READ | Here is list of 15 discharged so far

Justice Thipsay said he was reluctant to grant bail to Vanzara but the
Supreme Court had already granted bail to other accused in the case on
grounds of prolonged incarceration. Hence, he said, a departure from the
view of the apex court would not be proper exercise of judicial discretion
or discipline.

“I was very uneasy because I knew the facts of the case roughly as I had
dealt with bail applications of some of the accused. Fifteen of the 38
accused had been discharged. I was not very comfortable in granting bail to
Vanzara but I had to grant it because of a Supreme Court order granting
bail to co-accused Rajkumar Pandiyan and (B R) Chaubey. However, in my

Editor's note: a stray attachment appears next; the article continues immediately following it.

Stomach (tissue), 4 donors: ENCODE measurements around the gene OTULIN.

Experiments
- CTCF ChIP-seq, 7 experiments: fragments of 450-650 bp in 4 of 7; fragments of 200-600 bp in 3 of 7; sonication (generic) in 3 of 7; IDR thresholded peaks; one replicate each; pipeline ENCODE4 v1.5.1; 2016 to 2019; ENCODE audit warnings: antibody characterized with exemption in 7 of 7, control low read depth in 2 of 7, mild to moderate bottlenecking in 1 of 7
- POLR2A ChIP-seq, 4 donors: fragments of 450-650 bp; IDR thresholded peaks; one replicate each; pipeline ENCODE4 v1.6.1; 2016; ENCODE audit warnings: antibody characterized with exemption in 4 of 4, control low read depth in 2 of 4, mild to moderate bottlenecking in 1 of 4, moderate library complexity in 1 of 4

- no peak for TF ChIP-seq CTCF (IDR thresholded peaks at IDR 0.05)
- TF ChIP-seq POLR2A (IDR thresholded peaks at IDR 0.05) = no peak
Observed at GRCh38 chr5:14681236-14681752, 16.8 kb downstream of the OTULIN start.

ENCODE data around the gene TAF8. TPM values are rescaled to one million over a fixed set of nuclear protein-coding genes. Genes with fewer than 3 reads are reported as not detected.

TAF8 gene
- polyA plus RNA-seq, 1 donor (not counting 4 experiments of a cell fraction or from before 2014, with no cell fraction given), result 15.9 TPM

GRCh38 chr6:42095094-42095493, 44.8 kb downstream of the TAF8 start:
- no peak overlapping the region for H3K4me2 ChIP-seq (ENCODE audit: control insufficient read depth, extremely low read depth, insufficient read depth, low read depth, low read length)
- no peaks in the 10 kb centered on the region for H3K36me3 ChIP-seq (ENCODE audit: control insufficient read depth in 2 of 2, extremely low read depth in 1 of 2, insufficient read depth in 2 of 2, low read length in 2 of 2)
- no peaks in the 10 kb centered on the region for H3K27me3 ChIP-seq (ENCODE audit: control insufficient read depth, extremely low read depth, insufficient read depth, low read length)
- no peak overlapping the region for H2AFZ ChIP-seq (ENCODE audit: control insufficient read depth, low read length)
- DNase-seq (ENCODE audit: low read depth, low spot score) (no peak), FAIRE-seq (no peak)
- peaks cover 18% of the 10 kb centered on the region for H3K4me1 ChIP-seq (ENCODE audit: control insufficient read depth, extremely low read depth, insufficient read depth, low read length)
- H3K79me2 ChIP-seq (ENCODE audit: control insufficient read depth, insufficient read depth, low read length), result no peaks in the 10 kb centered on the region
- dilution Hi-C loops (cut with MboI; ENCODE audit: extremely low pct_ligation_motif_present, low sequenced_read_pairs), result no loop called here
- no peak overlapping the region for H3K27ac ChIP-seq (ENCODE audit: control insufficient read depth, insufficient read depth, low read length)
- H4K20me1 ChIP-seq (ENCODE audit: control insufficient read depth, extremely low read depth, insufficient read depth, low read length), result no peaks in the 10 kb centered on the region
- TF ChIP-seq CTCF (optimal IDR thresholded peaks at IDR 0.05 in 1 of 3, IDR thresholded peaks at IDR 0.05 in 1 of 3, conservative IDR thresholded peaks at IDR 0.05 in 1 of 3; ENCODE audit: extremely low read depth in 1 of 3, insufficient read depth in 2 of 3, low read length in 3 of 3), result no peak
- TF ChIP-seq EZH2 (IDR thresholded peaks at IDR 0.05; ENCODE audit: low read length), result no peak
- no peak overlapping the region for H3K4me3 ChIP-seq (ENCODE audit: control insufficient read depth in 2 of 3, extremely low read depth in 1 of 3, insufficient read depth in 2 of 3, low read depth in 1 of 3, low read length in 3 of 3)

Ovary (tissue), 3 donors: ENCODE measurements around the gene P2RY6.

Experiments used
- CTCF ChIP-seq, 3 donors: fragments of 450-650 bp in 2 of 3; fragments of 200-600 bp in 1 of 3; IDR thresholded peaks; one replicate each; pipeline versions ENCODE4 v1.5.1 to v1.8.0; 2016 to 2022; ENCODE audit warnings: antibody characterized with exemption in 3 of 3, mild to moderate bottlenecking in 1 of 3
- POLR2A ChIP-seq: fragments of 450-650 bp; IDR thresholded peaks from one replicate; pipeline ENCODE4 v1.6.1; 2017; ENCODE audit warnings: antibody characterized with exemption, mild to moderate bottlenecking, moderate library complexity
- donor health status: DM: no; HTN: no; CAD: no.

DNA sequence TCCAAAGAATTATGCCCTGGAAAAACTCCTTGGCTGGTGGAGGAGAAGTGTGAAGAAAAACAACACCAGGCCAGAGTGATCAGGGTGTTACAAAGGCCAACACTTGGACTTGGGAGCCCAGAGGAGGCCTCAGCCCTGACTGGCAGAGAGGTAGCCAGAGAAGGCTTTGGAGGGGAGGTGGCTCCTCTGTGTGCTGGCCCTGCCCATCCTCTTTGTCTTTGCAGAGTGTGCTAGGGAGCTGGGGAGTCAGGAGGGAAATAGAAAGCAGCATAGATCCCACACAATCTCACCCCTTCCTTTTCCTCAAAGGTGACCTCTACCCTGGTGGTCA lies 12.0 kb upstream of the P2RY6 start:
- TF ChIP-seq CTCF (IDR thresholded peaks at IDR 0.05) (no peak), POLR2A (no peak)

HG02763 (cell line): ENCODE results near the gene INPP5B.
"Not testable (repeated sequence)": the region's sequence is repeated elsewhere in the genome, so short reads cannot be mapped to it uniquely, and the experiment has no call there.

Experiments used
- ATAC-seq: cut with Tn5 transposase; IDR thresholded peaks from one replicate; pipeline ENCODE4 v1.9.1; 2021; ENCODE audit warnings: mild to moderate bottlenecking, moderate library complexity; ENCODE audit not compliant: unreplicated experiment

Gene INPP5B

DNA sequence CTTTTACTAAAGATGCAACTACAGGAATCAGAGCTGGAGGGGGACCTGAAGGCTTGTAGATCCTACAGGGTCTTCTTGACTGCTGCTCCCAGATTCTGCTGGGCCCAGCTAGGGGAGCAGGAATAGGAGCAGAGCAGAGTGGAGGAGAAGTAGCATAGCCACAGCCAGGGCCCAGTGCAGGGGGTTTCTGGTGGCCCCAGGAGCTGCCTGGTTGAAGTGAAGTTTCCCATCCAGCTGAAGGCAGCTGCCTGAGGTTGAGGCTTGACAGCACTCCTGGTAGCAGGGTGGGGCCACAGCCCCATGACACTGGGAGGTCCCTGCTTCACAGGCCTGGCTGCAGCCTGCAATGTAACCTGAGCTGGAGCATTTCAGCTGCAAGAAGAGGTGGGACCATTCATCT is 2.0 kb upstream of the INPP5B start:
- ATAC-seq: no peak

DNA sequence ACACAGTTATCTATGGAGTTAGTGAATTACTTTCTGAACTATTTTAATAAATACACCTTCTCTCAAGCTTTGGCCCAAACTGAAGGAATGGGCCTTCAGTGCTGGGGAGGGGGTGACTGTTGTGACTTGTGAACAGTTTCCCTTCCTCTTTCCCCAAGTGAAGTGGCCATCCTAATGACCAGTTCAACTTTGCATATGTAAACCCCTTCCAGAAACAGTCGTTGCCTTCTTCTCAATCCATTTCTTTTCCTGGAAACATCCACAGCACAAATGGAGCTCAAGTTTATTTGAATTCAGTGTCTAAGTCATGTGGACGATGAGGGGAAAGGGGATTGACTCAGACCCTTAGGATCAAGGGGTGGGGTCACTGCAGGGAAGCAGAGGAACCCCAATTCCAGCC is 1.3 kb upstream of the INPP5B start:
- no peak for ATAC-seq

order, I made it clear that there was a prima facie case against him
(Vanzara). That is why I am particularly pained because they (trial court)
did not pay heed to that. I said there is a prima facie case and that there
is a very heinous crime also,” he said.

Justice Thipsay said that he “started reflecting on the case owing to the
controversy” related to the death in 2014 of CBI judge B H Loya who was
hearing the matter. “I don’t want to comment on the death but to say it was
unnatural would be far-fetched. That, I don’t believe. But Loya’s CDRs
(call detail records) should be seen,” he said.

Hasty, unexplained transfers

What should be examined, said Justice Thipsay, is the transfer of special
CBI court judge J T Utpat, Loya’s predecessor, in June 2014 and Loya’s
appointment as special CBI court judge, after being appointed on the
registry of the Bombay High Court.

Loya, an Additional Sessions judge since 2011, was appointed as Registrar
Judicial II in the Bombay High Court in February 2014. In four months, he